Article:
Schubert should go in there, as should Berlioz. Whether or whether not Berlioz was a bad composer... (which I am inclined he is), his orchestration was very influential. Schubert's tonality also strongly influenced Wagner.Most influential:
I think we'd prefer to torture you a bit first.Oh, I think I just got massacred by a crowd of fanboys! Wink [/list][/list]
I've yet to hear a piece of his that is Musically brilliant. His tonal language is very... simple/immature, and his theme leave little to the imagination and aren't all that memorable either.Berlioz is maddeningly inconsistent and wrote a number of duds (name a composer who didn't!), but when he's on form he's simply brilliant.
I've only heard one lecturer bag him. Apart from that lecturer I was unaware of any cliché, I'm only using my own experience studying his scores/music.reciting the clichéd academic prejudice
Beethoven is a bad composer. But he did make quite a few stunning pieces, that's what keeps him in history books. All the other composers you mentioned are actually very consistent with their works.Beethoven, Wagner, Mahler, [R] Strauss, Stravinsky, Schönberg... take your pick.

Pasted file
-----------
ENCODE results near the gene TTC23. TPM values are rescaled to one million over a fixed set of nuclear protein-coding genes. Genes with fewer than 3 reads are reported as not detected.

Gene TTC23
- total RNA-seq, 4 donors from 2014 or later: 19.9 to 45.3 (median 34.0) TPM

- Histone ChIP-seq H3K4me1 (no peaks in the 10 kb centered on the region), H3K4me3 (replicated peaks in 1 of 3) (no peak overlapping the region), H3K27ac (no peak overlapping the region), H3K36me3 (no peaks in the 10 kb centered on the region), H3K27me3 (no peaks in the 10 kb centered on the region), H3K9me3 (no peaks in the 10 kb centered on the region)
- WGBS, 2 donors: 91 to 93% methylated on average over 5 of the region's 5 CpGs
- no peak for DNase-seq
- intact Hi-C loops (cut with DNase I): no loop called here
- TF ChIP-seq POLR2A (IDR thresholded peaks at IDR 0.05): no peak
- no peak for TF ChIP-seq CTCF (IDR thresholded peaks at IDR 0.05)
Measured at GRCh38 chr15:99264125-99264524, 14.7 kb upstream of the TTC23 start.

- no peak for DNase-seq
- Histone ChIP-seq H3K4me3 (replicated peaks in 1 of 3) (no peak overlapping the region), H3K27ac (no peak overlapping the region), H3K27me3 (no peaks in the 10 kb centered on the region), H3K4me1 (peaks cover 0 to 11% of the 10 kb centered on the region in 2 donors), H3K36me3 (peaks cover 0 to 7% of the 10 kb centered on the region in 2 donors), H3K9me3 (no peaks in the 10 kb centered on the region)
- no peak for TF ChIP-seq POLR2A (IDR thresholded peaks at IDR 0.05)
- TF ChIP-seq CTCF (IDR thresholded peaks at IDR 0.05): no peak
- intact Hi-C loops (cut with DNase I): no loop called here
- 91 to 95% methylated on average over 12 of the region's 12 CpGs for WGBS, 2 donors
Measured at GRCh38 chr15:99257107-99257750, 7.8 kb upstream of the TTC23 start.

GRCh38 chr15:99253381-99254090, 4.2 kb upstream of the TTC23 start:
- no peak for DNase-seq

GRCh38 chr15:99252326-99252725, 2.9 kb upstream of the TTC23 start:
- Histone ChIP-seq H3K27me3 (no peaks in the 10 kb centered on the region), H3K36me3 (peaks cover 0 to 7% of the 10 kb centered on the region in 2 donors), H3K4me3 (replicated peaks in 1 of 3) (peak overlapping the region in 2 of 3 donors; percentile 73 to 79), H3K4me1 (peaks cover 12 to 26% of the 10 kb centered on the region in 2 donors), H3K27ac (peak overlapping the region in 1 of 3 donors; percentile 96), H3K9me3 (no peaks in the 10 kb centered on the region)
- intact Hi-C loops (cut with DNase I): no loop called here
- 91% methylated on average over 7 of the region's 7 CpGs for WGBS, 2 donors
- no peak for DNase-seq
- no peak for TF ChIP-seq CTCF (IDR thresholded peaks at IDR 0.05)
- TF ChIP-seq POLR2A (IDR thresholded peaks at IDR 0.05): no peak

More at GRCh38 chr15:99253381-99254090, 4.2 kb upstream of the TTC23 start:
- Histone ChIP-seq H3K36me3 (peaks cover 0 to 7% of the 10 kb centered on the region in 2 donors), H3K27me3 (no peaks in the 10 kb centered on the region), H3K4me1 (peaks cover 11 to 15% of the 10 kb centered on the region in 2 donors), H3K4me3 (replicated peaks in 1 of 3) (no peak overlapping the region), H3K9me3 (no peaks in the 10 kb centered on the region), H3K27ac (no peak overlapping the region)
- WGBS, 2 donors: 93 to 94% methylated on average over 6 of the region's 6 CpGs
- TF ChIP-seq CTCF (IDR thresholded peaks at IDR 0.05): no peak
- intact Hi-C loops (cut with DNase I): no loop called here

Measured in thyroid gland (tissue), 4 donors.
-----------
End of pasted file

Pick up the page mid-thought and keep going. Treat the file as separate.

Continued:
I don't feel that either are banal actually. Things don't have to be original to be good music. The Alpine Symphony is in no way immature or unmemorable harmonically like almost all of the Berlioz I have heard is.Interesting, though, that you dismiss those two, yet put the Alpine Symphony as a favorite. As glorious as it is (easily my favorite piece by him), it's also just as banal as Berlioz in many ways.
Indeed; Romeo=Tristan.He was very influential, nonetheless, especially on Liszt and other 'modernists' in the 1800s.
Why I feel he is 'bad', is because he has his good pieces (which, bar orchestration, verge on the greatest pieces ever, but they almost have their antithesis in his bad music. To me a composer (once mature) has to write consistently good music (not necessarily great), and this is what turns me off Beethoven. For example, I don't believe his music is bad per se, but if consistency is the key (and it is for me) then Beethoven doesn't get top spot.To call him a 'bad' composer is just silly
athensnogood wrote:[...] The two symphonies reach extreme depths of bitter-sweet emotion [...]
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